Tuesday, 3 June 2014

Old Buildings Built to Last

Old Buildings Built to Last

A House that has Survived


Early work on our house

Our house has seen a number of earthquakes and has survived. Mainly because it has been at least minimally maintained.

Others have not been so lucky. This old building did survive the earthquake, but it has been empty for at least 60 years, and it is slowly being eroded by the wind and rain.

An old house with a disintegrating roof

The Last Earthquake

 In this last, May 2014, earthquake we heard from the gossip being distributed, that about 8 houses were damaged, but most of these were old and abandoned houses. However there is one house on Romeikos Gia Los waterfront that has been cordoned off, with visible cracks running down its stucco.  
A house damaged in the last earthquake

A number of us took this earthquake too lightly, me included. Perhaps it was shock combined with relief that resulted in laughter and tall tales told afterwards. Each person had a story to tell of where they were when it happened. At the taverna the owner told us he knew there was an earthquake when all his hanging lights started swinging. Another neighbour was in the supermarket car-park. He said he thought the cars on either side were bumping and shoving his car.


Relaxing before the quake

We were sitting outside on the terrace with our guests. We thought a large truck was passing but I quickly realized and shouted to them to run out into the garden. Our guest had his phone and was taking a picture of us but I decided that it would not look dramatic enough, so somewhat foolishly I decided to act up.

After the Earthquake
The Lemnos earthquake was about 6.8 and it was a strong quake, but the devastation from quakes depends on the depth, distance and whether they are shaking quakes or jolting ones. Sometimes a strong quake can do very little damage.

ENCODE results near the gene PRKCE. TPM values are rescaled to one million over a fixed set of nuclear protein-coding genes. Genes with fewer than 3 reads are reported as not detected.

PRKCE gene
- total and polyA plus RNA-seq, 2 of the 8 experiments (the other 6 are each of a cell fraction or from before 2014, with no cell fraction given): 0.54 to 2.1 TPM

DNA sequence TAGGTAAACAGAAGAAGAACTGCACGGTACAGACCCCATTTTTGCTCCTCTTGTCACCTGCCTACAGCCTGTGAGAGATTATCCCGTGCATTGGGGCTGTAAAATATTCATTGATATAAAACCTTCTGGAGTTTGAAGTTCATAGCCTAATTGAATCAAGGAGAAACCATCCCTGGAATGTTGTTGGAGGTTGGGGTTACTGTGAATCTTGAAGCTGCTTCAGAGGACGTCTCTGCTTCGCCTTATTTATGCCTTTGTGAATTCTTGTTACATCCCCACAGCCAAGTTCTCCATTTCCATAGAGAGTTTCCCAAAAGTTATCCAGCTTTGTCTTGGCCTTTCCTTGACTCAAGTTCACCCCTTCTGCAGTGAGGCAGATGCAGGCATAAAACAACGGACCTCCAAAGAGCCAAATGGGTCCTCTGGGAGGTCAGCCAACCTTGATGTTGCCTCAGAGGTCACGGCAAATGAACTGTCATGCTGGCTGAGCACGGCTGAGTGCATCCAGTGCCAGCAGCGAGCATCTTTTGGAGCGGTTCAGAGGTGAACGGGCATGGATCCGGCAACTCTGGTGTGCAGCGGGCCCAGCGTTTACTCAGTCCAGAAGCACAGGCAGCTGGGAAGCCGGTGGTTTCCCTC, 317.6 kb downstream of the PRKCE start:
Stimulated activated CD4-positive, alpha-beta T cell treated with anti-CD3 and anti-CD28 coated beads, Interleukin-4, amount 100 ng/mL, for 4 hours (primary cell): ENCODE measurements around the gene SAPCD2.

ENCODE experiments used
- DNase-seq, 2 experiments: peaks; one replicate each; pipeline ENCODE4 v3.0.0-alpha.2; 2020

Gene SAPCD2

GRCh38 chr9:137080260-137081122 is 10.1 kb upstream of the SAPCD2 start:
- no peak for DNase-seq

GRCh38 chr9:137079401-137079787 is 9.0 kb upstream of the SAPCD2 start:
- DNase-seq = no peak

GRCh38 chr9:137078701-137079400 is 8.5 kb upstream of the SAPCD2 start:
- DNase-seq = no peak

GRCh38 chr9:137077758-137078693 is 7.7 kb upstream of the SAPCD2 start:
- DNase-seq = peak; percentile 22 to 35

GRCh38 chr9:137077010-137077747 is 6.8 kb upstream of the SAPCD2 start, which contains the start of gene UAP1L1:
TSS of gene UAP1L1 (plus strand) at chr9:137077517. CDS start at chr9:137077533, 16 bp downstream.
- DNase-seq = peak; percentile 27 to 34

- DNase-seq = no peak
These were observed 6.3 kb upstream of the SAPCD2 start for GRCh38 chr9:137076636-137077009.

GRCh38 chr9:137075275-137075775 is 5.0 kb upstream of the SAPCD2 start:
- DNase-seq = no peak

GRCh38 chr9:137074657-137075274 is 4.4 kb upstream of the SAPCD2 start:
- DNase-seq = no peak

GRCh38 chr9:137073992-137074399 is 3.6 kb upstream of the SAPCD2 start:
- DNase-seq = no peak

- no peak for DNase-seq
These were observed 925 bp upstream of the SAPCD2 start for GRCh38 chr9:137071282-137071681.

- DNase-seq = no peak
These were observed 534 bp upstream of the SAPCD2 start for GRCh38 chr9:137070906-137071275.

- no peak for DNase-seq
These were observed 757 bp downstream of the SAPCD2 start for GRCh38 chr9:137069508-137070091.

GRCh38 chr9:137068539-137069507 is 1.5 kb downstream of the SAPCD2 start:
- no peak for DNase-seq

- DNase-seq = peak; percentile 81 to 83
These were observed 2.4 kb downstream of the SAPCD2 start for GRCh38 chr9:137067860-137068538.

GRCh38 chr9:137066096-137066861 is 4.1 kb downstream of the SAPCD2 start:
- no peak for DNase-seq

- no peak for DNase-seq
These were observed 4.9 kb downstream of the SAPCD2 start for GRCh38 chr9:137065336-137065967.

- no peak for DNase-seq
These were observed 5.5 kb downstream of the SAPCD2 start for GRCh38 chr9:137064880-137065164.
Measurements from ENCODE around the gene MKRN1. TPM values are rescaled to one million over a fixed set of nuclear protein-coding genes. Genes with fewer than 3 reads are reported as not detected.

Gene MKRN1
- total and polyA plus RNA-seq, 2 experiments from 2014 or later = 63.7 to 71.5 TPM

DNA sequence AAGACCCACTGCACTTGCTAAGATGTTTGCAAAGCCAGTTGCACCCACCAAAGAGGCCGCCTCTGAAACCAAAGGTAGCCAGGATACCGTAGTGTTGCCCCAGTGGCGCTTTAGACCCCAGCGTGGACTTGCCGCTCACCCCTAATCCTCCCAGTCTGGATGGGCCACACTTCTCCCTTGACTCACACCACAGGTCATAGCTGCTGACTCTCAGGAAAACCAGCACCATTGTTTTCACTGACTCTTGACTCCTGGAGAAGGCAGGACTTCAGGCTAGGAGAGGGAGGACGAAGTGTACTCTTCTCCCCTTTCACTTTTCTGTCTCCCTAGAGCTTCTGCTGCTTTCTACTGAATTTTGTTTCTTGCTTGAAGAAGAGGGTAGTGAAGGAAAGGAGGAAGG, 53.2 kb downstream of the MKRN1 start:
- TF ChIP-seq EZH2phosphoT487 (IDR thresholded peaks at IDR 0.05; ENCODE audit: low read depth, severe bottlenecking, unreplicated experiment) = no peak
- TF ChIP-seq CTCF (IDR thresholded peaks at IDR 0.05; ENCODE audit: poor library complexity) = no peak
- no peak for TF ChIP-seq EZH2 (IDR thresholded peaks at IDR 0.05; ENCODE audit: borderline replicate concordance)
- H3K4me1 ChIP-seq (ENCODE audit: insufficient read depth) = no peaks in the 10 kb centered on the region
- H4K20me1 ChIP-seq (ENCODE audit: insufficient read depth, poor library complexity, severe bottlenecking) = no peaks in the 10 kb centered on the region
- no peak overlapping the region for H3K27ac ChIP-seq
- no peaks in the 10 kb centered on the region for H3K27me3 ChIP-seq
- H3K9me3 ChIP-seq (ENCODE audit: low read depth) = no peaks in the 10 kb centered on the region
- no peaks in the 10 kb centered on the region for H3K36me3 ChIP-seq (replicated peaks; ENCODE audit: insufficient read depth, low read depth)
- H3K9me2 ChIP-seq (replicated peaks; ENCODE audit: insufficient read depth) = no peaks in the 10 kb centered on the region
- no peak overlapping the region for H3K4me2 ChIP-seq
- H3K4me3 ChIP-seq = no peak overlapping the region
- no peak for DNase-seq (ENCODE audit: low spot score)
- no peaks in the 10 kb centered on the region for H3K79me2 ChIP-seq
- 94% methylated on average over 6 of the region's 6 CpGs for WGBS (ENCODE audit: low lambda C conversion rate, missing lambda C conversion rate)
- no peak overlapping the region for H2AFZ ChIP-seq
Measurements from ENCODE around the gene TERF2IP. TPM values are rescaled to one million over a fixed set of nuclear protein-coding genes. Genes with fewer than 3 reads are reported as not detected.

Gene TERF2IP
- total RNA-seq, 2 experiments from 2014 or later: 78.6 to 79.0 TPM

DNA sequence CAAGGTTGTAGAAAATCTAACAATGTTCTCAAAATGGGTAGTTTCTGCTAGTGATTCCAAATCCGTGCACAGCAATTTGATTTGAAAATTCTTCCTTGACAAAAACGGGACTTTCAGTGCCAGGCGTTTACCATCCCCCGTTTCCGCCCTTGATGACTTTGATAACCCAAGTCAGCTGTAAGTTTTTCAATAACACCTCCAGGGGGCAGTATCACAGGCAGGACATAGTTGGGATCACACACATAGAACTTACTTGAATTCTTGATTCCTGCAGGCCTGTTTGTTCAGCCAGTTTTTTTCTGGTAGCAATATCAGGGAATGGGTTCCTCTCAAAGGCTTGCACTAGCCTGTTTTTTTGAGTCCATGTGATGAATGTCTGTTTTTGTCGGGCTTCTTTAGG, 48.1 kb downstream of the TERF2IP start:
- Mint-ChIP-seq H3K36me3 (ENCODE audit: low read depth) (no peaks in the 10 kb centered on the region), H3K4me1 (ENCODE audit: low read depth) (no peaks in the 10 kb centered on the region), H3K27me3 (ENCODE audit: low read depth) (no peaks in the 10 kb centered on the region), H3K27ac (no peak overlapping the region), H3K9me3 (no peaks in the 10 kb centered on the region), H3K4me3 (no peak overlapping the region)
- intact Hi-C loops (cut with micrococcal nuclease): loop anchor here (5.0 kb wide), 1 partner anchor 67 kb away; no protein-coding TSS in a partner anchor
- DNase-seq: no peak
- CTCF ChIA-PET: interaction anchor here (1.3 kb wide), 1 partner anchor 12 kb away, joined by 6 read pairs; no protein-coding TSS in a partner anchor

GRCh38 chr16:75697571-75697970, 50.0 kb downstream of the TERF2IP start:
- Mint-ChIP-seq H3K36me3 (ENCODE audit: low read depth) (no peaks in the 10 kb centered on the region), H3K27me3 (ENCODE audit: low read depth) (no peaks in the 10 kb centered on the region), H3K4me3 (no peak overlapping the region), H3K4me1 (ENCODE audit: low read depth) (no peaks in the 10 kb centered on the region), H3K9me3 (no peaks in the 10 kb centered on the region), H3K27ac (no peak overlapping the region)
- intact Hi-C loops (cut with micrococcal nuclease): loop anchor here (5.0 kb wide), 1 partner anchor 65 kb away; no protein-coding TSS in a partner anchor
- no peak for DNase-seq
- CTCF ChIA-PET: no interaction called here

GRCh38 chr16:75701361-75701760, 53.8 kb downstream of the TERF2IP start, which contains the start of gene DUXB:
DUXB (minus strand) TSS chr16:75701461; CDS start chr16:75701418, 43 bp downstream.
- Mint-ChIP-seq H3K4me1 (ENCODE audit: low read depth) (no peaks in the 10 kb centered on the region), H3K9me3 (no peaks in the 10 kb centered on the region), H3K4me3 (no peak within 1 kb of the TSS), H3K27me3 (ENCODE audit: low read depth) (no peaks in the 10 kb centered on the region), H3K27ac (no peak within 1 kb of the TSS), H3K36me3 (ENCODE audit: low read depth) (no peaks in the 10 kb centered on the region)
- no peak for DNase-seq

A Different Earthquake

The main church in Christchurch

An old house in Christchurch
The big earthquake in Christchurch three years ago was 6.3 and it did a lot of damage, killing 185 people. That was because the shaking liquefied the ground underpinning buildings causing them to collapse.
From Wikipedia
‘The February 2011 Christchurch earthquake was a powerful natural event that severely damaged New Zealand's second-largest city, killing 185 people. The earthquake was centred 2 kilometres (1.2 mi) west of the port town of  Littleton and 10 kilometres (6 mi) south-east of the centre of Christchurch.’

A number of years ago I visited cousins in Littleton. They wrote that it was not just the main shake that was frightening but the many smaller shocks that came afterwards.

Houses Built on Rock

An Island of Rocks


Here in Lemnos many homes, including ours is built on rock. And the old construction takes into account the need to be as earthquake proof as possible. But once the tiled roofs get into disrepair, and the water gets in, the house is vulnerable. The beams, the wooden floors and the interior plaster work disintegrate. When we arrived this had already happened to our furno building and laundry/well building. And it was beginning in the large house. In 2004 the only really livable rooms were on the ground floor.
Roofs however are the weakest points. Our first job was to repair the roof of our house. 

A building that once housed estate workers - 60 years ago

The walls are still standing but the roof is giving way

Houses Built with Rock

 There is no shortage of rocks to build houses here. Our house has thick stone walls, and though the stone walls are built with mud they have chestnut beams inside them to absorb shock, and are held together with lathes inside. 
One room we have repointed the stone walls. Here you can see the exposed layer of wood.

Modern houses look somewhat similar in style but they are built of cement. They may have a stone façade added, or are given a stucco finish like most of the old houses. And if they are built of stone they have been built on the rock with a cement foundation and layers of cement where the window are place, and another layer to hold up the roofs.

Internals walls being repaired. Notice the internal lathes behind the plaster

                                                         The Rocky Island of Lemnos


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